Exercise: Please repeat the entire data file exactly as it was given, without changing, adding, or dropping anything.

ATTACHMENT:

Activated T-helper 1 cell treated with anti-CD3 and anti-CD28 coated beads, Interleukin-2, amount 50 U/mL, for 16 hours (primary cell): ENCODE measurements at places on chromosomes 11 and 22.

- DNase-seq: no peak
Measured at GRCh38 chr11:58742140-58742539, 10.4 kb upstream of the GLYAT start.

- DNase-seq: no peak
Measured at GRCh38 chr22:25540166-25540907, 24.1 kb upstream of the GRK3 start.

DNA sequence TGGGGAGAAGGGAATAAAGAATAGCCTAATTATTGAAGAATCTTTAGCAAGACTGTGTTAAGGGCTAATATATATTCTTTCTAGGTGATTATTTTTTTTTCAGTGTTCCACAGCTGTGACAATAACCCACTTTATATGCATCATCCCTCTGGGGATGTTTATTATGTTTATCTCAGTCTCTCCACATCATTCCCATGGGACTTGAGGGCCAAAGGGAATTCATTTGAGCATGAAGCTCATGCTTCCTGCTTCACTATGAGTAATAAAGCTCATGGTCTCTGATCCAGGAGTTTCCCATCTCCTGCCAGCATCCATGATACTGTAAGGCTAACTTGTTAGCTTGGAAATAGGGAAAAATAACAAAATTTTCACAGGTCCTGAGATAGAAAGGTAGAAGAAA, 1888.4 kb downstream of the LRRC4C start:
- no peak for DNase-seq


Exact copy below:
Activated T-helper 1 cell treated with anti-CD3 and anti-CD28 coated beads, Interleukin-2, amount 50 U/mL, for 16 hours (primary cell): ENCODE measurements at places on chromosomes 11 and 22.

- DNase-seq: no peak
Measured at GRCh38 chr11:58742140-58742539, 10.4 kb upstream of the GLYAT start.

- DNase-seq: no peak
Measured at GRCh38 chr22:25540166-25540907, 24.1 kb upstream of the GRK3 start.

DNA sequence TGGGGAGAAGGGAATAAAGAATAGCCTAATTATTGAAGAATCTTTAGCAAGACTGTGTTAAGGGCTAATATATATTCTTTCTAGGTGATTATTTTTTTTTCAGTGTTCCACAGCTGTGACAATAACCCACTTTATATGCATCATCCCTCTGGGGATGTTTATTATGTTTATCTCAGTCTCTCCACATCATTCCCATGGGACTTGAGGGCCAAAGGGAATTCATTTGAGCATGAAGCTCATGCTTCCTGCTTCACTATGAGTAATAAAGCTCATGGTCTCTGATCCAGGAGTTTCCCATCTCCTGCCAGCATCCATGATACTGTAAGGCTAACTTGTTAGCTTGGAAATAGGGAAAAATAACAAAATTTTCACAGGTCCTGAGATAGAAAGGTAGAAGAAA, 1888.4 kb downstream of the LRRC4C start:
- no peak for DNase-seq